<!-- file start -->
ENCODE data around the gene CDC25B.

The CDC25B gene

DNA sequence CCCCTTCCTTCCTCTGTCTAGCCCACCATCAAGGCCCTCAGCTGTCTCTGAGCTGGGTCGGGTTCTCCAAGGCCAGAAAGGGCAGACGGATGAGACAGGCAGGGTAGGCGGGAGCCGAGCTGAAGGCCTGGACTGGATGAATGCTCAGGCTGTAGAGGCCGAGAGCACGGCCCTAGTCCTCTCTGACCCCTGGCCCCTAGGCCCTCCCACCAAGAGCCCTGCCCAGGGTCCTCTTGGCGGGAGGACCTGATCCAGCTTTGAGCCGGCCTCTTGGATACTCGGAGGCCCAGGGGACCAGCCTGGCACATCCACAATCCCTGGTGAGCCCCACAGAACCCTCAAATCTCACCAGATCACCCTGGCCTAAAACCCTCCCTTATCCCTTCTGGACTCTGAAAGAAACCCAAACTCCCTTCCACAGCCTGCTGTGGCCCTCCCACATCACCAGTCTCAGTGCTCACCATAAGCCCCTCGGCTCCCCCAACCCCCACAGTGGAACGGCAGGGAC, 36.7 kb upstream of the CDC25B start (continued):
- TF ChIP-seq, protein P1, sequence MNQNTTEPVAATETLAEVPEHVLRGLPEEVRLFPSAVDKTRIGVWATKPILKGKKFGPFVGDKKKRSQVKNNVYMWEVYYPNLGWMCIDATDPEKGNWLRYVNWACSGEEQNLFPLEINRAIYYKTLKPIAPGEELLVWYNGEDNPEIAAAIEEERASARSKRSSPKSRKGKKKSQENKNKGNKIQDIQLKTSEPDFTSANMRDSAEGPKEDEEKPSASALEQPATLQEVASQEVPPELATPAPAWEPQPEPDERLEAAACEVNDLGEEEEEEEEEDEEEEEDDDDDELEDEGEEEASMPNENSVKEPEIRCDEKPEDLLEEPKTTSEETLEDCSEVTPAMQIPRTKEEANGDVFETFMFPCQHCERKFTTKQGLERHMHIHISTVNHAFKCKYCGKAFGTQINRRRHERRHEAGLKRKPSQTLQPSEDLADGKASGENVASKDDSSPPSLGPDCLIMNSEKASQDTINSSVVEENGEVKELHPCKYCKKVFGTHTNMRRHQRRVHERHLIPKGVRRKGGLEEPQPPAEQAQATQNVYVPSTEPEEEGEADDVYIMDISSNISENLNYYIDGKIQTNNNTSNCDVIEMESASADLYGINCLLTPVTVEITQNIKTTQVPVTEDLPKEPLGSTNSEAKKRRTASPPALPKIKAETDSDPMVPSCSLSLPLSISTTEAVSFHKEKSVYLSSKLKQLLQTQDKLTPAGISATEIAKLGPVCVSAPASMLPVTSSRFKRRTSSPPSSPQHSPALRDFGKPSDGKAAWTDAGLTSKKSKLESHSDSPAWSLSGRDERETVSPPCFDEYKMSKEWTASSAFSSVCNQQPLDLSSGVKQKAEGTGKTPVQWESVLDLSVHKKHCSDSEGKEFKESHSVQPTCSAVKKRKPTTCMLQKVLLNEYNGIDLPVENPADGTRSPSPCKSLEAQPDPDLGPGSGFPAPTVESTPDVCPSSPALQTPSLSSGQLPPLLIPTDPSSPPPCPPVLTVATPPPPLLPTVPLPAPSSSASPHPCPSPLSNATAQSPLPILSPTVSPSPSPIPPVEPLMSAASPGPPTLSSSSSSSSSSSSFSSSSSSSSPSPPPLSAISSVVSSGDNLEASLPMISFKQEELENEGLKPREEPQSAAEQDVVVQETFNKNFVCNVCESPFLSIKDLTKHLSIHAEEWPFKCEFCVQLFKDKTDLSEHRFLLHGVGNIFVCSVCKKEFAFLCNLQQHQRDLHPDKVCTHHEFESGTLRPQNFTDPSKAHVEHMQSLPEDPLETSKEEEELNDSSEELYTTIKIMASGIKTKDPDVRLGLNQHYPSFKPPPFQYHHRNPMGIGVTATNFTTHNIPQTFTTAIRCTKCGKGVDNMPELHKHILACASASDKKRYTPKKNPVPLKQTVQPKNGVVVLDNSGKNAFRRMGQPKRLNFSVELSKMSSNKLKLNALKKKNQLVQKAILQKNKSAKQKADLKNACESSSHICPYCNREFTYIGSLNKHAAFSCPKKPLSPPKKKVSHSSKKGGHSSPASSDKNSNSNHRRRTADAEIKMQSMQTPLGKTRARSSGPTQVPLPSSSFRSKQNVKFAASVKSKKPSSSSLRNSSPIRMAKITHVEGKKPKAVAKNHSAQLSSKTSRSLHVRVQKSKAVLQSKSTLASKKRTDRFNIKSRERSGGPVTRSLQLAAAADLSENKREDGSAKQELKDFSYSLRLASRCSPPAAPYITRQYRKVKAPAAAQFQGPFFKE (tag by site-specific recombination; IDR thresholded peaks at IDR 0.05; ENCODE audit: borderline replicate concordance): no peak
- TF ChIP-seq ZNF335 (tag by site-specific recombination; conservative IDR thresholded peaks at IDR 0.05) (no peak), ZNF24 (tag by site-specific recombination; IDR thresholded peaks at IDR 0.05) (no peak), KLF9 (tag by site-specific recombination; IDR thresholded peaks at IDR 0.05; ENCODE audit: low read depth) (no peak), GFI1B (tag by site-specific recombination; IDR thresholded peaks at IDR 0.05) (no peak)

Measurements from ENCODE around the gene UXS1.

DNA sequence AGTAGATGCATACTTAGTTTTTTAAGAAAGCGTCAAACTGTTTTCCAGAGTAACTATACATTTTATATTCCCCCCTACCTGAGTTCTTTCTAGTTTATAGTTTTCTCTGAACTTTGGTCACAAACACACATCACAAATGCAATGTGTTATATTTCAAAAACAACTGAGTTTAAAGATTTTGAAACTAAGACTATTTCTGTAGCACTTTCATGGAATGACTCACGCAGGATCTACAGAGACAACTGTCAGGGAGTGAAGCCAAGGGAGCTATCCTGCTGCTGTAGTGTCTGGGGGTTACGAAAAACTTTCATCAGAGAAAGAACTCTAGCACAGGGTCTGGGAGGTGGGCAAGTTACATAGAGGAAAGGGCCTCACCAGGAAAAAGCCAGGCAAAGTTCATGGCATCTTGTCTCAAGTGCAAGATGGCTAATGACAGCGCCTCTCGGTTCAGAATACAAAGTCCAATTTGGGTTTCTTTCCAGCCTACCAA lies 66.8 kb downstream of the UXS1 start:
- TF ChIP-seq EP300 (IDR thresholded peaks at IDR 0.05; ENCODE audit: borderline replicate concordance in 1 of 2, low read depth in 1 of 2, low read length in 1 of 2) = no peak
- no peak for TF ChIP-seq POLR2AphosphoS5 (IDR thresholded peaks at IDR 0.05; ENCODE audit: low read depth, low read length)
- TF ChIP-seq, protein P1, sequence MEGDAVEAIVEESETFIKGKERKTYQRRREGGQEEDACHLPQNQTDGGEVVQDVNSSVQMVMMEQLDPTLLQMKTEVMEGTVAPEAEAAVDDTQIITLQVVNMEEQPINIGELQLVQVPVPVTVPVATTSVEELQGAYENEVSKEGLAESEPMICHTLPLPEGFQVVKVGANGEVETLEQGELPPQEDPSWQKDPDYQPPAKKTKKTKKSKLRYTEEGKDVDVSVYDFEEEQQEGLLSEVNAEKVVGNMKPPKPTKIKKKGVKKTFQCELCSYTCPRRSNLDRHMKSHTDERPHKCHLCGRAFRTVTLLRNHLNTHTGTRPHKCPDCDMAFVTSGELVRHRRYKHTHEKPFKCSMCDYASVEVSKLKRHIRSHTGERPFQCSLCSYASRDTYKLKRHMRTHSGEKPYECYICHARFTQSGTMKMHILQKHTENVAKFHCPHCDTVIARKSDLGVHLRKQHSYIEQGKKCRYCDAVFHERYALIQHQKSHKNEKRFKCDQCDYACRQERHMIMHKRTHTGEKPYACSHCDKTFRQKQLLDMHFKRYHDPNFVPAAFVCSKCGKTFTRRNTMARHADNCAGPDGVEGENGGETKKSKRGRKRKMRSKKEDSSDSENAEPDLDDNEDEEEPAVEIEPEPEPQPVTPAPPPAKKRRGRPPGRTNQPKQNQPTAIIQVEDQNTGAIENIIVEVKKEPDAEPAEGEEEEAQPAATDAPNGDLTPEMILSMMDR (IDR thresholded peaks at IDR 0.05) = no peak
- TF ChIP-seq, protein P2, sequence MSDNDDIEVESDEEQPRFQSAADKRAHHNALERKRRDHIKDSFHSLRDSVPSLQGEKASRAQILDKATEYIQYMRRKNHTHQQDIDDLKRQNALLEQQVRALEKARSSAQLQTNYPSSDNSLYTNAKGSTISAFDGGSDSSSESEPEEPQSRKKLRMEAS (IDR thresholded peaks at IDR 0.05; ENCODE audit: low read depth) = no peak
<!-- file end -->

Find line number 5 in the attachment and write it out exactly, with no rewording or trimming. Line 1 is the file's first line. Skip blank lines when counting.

- TF ChIP-seq ZNF335 (tag by site-specific recombination; conservative IDR thresholded peaks at IDR 0.05) (no peak), ZNF24 (tag by site-specific recombination; IDR thresholded peaks at IDR 0.05) (no peak), KLF9 (tag by site-specific recombination; IDR thresholded peaks at IDR 0.05; ENCODE audit: low read depth) (no peak), GFI1B (tag by site-specific recombination; IDR thresholded peaks at IDR 0.05) (no peak)